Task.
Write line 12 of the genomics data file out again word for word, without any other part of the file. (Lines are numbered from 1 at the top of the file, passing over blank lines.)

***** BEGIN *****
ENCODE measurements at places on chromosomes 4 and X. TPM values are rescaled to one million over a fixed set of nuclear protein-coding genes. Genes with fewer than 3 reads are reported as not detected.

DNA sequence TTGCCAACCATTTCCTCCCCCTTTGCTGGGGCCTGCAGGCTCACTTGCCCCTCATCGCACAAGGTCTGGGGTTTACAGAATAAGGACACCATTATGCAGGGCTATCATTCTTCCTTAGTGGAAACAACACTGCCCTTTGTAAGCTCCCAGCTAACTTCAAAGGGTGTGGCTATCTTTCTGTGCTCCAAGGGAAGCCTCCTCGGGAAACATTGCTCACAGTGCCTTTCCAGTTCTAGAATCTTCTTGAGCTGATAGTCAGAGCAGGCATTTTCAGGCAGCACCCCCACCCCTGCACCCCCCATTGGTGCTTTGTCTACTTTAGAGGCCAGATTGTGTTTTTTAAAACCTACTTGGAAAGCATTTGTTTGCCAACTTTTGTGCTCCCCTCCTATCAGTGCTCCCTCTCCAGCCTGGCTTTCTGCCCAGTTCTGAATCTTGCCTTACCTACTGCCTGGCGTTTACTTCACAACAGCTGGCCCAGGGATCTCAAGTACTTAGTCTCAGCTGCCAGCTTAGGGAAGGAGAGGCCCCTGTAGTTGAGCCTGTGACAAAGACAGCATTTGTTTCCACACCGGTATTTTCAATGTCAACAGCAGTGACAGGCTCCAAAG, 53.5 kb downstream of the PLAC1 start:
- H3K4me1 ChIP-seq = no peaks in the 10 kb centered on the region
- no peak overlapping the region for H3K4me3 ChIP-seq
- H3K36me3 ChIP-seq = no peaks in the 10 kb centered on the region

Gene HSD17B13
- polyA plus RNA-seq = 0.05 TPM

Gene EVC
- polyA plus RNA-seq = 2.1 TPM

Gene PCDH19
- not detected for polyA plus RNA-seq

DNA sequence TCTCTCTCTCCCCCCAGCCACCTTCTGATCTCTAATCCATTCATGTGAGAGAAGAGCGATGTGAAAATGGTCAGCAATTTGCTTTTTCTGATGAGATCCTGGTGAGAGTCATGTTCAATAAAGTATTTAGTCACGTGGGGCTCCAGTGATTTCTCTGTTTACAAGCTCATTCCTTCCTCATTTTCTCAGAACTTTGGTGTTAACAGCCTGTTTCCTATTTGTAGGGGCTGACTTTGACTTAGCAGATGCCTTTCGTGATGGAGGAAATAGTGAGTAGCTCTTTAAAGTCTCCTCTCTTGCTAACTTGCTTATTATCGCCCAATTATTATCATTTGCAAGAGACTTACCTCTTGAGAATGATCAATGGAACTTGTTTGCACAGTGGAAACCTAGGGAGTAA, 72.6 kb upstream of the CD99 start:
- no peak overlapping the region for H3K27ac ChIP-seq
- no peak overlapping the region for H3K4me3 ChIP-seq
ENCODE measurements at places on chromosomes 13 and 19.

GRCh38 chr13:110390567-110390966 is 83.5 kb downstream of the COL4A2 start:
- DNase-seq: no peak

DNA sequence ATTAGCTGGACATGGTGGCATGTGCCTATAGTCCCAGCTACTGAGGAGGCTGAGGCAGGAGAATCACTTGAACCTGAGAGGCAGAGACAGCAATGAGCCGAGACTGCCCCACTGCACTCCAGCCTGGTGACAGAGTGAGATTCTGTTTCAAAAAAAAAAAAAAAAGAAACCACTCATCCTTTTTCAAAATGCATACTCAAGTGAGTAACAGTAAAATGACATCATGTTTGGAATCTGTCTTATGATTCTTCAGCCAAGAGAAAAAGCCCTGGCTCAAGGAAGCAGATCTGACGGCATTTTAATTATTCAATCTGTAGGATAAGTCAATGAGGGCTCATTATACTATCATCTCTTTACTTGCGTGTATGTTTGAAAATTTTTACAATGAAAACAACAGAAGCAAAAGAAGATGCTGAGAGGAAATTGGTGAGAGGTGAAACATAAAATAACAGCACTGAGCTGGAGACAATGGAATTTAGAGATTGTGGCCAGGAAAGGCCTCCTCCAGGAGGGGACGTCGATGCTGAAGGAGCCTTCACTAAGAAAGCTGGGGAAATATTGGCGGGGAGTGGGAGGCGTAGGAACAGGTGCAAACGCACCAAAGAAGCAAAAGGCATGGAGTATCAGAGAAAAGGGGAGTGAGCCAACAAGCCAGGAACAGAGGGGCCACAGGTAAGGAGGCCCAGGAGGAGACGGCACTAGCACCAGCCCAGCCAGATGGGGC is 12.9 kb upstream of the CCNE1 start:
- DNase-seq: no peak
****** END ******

DNA sequence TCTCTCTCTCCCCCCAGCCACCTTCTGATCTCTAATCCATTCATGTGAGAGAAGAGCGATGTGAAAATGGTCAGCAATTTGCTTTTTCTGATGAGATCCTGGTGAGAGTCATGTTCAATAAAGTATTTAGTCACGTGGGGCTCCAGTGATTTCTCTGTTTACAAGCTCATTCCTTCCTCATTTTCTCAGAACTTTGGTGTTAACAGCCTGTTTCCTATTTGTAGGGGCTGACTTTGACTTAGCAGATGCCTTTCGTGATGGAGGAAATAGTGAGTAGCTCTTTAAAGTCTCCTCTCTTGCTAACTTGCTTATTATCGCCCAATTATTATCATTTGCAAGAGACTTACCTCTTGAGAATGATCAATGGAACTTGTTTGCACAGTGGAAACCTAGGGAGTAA, 72.6 kb upstream of the CD99 start: